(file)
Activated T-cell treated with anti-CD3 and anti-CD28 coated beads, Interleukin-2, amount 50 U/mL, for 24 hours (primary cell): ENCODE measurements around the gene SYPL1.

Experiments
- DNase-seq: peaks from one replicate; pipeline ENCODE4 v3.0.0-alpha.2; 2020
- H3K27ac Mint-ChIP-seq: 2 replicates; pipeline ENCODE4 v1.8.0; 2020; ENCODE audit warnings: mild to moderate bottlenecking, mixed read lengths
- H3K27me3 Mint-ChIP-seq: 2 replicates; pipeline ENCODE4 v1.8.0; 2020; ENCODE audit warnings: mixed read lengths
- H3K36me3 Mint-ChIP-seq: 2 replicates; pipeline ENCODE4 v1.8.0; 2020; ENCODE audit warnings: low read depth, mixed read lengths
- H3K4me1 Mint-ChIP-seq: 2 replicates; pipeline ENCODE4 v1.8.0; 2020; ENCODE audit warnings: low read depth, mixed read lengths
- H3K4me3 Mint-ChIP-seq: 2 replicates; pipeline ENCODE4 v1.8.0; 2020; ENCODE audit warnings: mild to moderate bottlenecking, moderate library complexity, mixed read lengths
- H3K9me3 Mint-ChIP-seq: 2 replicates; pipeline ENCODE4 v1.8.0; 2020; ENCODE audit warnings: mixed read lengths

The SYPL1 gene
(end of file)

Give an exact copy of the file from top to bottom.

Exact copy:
Activated T-cell treated with anti-CD3 and anti-CD28 coated beads, Interleukin-2, amount 50 U/mL, for 24 hours (primary cell): ENCODE measurements around the gene SYPL1.

Experiments
- DNase-seq: peaks from one replicate; pipeline ENCODE4 v3.0.0-alpha.2; 2020
- H3K27ac Mint-ChIP-seq: 2 replicates; pipeline ENCODE4 v1.8.0; 2020; ENCODE audit warnings: mild to moderate bottlenecking, mixed read lengths
- H3K27me3 Mint-ChIP-seq: 2 replicates; pipeline ENCODE4 v1.8.0; 2020; ENCODE audit warnings: mixed read lengths
- H3K36me3 Mint-ChIP-seq: 2 replicates; pipeline ENCODE4 v1.8.0; 2020; ENCODE audit warnings: low read depth, mixed read lengths
- H3K4me1 Mint-ChIP-seq: 2 replicates; pipeline ENCODE4 v1.8.0; 2020; ENCODE audit warnings: low read depth, mixed read lengths
- H3K4me3 Mint-ChIP-seq: 2 replicates; pipeline ENCODE4 v1.8.0; 2020; ENCODE audit warnings: mild to moderate bottlenecking, moderate library complexity, mixed read lengths
- H3K9me3 Mint-ChIP-seq: 2 replicates; pipeline ENCODE4 v1.8.0; 2020; ENCODE audit warnings: mixed read lengths

The SYPL1 gene